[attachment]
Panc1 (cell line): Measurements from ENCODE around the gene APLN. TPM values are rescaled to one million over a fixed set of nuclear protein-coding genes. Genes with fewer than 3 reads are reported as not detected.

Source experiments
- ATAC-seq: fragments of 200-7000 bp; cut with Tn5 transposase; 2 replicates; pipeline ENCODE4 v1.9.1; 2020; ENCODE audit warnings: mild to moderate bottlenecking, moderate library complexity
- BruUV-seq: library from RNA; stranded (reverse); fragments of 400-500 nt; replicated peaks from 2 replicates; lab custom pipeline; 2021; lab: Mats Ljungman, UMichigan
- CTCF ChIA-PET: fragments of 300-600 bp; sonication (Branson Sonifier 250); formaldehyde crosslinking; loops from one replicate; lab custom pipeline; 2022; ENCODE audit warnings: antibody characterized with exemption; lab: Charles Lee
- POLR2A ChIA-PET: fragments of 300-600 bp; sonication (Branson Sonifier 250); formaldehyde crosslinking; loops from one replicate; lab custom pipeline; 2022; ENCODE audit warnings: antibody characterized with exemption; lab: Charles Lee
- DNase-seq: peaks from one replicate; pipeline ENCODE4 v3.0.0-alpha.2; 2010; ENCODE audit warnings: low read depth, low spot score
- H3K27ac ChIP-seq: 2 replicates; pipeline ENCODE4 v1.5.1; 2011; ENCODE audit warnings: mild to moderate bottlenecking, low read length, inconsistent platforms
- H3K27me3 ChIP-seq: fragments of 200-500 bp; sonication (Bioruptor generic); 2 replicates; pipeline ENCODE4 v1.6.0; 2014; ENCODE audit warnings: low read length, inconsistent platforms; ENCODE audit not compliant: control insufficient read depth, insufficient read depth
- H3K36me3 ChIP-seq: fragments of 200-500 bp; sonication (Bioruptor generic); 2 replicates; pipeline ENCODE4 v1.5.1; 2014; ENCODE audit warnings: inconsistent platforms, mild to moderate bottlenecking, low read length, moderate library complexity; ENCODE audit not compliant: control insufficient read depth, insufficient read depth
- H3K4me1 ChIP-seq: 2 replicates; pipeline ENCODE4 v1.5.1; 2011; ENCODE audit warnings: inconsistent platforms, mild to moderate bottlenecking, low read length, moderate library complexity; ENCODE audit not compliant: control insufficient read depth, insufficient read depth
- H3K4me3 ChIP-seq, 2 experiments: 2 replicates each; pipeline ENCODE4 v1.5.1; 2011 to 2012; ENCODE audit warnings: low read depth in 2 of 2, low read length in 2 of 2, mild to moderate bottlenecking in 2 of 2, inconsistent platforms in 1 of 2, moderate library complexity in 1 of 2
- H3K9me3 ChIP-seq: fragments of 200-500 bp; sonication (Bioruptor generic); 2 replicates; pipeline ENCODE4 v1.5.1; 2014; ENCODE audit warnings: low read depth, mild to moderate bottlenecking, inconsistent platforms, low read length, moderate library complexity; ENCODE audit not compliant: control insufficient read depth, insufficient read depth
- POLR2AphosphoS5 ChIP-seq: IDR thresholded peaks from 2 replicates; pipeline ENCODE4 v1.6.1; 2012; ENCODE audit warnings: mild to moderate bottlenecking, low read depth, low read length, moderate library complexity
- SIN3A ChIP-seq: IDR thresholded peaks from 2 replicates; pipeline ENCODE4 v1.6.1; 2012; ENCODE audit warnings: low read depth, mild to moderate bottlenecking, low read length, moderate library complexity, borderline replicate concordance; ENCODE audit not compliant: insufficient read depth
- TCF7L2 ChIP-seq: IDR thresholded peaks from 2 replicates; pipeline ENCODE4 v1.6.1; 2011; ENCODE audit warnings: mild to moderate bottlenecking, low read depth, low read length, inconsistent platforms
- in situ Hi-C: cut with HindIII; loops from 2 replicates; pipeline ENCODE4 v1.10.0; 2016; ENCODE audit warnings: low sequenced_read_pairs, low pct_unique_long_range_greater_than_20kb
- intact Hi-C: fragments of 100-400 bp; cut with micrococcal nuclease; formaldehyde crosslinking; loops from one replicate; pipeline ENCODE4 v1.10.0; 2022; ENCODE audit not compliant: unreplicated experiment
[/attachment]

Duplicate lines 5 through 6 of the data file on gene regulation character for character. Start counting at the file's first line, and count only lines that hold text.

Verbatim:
- CTCF ChIA-PET: fragments of 300-600 bp; sonication (Branson Sonifier 250); formaldehyde crosslinking; loops from one replicate; lab custom pipeline; 2022; ENCODE audit warnings: antibody characterized with exemption; lab: Charles Lee
- POLR2A ChIA-PET: fragments of 300-600 bp; sonication (Branson Sonifier 250); formaldehyde crosslinking; loops from one replicate; lab custom pipeline; 2022; ENCODE audit warnings: antibody characterized with exemption; lab: Charles Lee